5. It’s the economy, stupid. Generally, Republicans are better at controlling spending and balancing the budget. But not the present-day ones. The national debt has grown tremendously during the Bush era, fuelled by wasteful spending and the war in Iraq. McCain does not even understand economics, as he has himself admitted. He is likely to continue spending on useless things like war in foreign countries and is going to continue the Bush tax cuts, which, while a good thing in principle, are incompatible with the spending he has in mind. His reaction to economic issues has been a bizarre mixture of soundbites against earmarks and populist drivel. In the last week, he has both supported and opposed government intervention, made irrelevant threats about sacking the SEC head, and called for salary-limits for CEOs. He is quite simply not the right guy to be in charge of the present crisis.

Notes:

(*) This quote by a Reason commenter may be pertinent:

Dear Senator Obama

Let me tell you about something called the Internet.

It is a medium where every sort of opinion – from far left to far right and way beyond either – gets aired. And thrashed.

It is a wide open, no holds barred, forum where anyone can speak his piece and find those who agree with him. Those who don’t agree are equally free to rebut, make counter-assertions, abuse or insult the first one. They, in turn, are subject to the same give-and-take. (Try googling “flame war”.)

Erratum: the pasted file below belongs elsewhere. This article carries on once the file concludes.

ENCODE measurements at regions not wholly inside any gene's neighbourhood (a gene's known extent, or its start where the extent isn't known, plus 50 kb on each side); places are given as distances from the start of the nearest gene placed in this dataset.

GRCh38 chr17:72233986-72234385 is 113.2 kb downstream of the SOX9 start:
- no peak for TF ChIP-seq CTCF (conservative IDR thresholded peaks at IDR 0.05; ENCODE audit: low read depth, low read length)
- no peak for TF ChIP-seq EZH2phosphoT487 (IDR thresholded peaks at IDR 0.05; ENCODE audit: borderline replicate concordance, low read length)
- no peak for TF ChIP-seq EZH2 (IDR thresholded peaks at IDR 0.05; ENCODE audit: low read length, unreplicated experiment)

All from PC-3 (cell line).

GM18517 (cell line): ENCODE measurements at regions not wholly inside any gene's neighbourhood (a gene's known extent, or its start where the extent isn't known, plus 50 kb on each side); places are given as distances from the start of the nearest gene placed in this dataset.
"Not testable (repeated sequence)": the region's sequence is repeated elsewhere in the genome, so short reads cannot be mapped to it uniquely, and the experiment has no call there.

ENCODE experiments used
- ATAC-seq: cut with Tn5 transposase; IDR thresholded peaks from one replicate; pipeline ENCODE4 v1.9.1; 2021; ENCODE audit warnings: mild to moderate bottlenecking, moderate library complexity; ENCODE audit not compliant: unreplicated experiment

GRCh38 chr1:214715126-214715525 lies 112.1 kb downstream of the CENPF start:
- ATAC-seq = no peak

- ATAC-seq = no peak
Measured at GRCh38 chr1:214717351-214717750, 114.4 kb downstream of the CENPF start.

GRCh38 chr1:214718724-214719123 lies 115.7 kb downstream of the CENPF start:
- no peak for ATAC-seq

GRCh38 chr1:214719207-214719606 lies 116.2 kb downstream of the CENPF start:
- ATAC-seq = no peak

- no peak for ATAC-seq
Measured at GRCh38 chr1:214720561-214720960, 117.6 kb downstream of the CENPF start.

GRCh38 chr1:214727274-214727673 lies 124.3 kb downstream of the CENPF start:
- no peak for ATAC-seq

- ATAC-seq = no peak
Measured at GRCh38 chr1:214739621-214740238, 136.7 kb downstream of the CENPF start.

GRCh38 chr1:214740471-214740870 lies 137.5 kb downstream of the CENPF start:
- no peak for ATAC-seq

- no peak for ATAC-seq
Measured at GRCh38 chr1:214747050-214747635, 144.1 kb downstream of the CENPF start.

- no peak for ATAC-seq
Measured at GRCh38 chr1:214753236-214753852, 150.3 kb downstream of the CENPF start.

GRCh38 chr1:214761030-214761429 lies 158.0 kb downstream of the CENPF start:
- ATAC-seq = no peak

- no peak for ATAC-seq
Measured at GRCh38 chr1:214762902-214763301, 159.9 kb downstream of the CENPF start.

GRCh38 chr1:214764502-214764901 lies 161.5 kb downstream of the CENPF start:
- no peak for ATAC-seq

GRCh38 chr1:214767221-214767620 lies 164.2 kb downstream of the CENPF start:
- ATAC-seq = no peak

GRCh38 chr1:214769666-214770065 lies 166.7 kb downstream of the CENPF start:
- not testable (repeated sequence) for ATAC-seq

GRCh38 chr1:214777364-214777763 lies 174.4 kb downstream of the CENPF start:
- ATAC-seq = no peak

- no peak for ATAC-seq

The internet is almost unregulated (aside from a few asinine attempts by your fellow senators and their counterparts in other countries), yet still manages to achieve this remarkable fairness.

I humbly suggest that this example should persuade you that fairness will be best achieved if the regulation of media is decreased, not increased.

Yours truly,

Your neighbor, Aresen.

(**) Many libertarians, including many pro-choice ones, oppose Roe vs Wade and believe that the abortion issue should be decided by the state. I disagree. Some things are just too fundamental to be left to the states. The right to life is one of them. So is the right to sovereignty over one’s body. Such a right cannot be overturned by a state just as a state should not have the power to kill without cause or to make slavery legal.  A foetus is not a person — but even if it were, it does not deserve full human rights for the simple reason that it is a part of someone else’s body and thus any attempt to assign rights to it obviously contradict the more important rights of the host on which it is completely dependent.

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In inquisition-era Europe, you could be imprisoned, tortured or worse, burned to death for scientific enquiry.

These days, you merely receive death threats.

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Iran’s parliament is discussing a bill which would make “establishing weblogs and sites promoting corruption, prostitution or apostasy” a crime punishable by death. The bill also stipulates that once awarded, the sentence “cannot be commuted, suspended or changed”.

More here.

As a morally corrupt (certainly by Iranian standards!), prostitution-advocating libertarian and atheist who delves into all these matters in his posts , I wonder what I’d be thinking now if I were Iranian.

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Believe it or not, a guy was told he could not get on to the plane wearing his gun toting T-shirt. A picture of the offending T-shirt is below:

I’ve said it before and I’ll say it again — the terrorists’ greatest victory wasn’t bringing WTC down or carrying out those London bombings. It was changing liberal Western society into an irrational one obsessed with fear and political correctness. We live today in a world where actions anathemic to liberty get support in the name of security and where the political climate is vitiated by a virus that makes people unable to tell what’s important and what’s more important.

(Link via Boing Boing)